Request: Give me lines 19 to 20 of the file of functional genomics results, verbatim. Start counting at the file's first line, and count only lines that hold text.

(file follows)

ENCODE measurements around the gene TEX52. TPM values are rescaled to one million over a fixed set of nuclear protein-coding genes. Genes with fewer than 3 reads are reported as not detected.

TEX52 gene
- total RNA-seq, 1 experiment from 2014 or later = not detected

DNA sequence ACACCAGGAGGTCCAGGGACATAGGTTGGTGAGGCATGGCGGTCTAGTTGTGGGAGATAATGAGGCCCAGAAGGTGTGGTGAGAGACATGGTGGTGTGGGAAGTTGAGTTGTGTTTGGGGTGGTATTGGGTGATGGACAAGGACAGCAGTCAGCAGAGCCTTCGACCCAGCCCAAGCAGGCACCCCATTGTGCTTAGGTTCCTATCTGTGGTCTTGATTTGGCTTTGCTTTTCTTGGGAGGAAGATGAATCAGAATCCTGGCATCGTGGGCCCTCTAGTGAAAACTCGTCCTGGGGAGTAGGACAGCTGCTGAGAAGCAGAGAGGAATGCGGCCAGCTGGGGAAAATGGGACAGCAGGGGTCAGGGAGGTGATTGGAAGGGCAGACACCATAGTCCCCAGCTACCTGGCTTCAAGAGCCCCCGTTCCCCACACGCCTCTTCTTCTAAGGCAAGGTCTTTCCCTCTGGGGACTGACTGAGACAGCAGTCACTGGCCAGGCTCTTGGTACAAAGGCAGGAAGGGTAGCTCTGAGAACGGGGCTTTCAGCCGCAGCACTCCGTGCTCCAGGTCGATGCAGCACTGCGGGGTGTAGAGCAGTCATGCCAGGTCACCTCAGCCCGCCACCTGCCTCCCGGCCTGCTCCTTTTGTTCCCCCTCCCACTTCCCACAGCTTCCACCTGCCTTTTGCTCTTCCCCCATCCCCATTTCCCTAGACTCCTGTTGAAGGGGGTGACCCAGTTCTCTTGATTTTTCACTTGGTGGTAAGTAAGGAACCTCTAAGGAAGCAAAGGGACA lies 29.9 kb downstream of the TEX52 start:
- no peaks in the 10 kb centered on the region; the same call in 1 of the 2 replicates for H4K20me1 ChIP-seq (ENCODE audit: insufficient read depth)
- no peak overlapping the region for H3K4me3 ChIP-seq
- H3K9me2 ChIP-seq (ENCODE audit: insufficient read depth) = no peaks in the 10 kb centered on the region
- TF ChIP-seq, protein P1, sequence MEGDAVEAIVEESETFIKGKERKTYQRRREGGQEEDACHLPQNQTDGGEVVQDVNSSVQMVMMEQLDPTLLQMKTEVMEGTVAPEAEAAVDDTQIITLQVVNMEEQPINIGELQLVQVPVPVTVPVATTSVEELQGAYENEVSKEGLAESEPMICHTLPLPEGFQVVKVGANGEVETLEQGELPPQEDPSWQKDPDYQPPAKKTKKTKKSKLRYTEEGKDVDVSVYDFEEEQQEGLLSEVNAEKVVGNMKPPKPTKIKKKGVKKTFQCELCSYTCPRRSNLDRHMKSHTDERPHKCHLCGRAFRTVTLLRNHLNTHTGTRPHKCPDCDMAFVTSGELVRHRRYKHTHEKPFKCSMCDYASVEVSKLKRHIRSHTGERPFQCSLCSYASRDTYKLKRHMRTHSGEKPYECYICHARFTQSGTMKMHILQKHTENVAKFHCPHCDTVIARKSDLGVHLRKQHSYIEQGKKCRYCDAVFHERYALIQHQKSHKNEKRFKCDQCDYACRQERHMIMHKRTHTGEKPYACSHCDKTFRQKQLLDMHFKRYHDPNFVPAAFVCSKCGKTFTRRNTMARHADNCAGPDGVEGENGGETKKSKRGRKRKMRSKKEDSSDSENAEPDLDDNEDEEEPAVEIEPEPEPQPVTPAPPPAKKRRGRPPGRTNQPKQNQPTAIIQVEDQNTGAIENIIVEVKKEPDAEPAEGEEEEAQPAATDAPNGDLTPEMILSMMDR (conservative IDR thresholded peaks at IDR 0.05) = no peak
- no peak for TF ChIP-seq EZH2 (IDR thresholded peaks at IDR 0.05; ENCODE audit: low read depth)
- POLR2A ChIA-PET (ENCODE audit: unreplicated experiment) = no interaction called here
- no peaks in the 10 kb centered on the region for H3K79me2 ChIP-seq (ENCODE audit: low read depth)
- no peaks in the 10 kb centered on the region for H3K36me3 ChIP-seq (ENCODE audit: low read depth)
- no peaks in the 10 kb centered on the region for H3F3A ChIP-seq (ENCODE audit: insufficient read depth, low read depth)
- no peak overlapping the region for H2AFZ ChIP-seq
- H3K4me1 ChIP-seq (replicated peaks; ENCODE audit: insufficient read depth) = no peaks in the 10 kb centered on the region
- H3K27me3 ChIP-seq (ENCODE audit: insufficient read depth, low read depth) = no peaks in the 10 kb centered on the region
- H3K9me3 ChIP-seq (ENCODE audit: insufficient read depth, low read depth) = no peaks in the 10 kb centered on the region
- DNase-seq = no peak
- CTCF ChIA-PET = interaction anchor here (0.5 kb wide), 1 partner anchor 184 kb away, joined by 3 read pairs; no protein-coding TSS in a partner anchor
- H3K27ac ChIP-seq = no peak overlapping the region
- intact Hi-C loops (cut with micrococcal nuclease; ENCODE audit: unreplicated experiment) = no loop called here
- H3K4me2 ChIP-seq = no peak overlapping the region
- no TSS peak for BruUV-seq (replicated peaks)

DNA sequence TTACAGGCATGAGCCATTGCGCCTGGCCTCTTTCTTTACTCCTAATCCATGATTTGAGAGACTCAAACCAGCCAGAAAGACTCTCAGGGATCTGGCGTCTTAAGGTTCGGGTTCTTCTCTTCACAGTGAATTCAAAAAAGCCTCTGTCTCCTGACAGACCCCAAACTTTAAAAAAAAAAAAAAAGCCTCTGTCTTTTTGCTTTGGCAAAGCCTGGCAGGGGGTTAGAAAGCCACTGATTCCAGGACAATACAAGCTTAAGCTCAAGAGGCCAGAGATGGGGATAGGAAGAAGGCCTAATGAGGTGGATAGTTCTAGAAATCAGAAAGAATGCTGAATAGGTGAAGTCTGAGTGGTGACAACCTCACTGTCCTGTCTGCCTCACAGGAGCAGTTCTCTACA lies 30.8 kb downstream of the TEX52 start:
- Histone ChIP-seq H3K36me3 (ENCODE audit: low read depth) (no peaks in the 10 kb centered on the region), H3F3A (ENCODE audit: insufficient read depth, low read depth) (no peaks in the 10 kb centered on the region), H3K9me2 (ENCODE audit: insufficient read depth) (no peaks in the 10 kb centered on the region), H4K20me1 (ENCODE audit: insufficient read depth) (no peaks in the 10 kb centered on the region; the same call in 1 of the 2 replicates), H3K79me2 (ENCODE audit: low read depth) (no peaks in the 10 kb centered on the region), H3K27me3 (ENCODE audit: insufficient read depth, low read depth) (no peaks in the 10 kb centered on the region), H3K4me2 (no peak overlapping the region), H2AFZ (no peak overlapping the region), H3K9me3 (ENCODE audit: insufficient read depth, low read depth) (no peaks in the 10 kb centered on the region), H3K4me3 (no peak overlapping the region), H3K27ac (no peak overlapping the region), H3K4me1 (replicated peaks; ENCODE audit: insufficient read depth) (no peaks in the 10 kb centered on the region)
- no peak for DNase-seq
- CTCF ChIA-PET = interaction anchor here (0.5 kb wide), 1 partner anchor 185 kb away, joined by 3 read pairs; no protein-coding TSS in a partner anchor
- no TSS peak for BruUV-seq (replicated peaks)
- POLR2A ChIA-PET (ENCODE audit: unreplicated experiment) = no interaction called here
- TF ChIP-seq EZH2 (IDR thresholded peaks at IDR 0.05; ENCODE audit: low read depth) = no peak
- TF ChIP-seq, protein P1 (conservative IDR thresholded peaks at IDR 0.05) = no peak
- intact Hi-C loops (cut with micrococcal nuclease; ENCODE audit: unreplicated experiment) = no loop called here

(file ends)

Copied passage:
- CTCF ChIA-PET = interaction anchor here (0.5 kb wide), 1 partner anchor 184 kb away, joined by 3 read pairs; no protein-coding TSS in a partner anchor
- H3K27ac ChIP-seq = no peak overlapping the region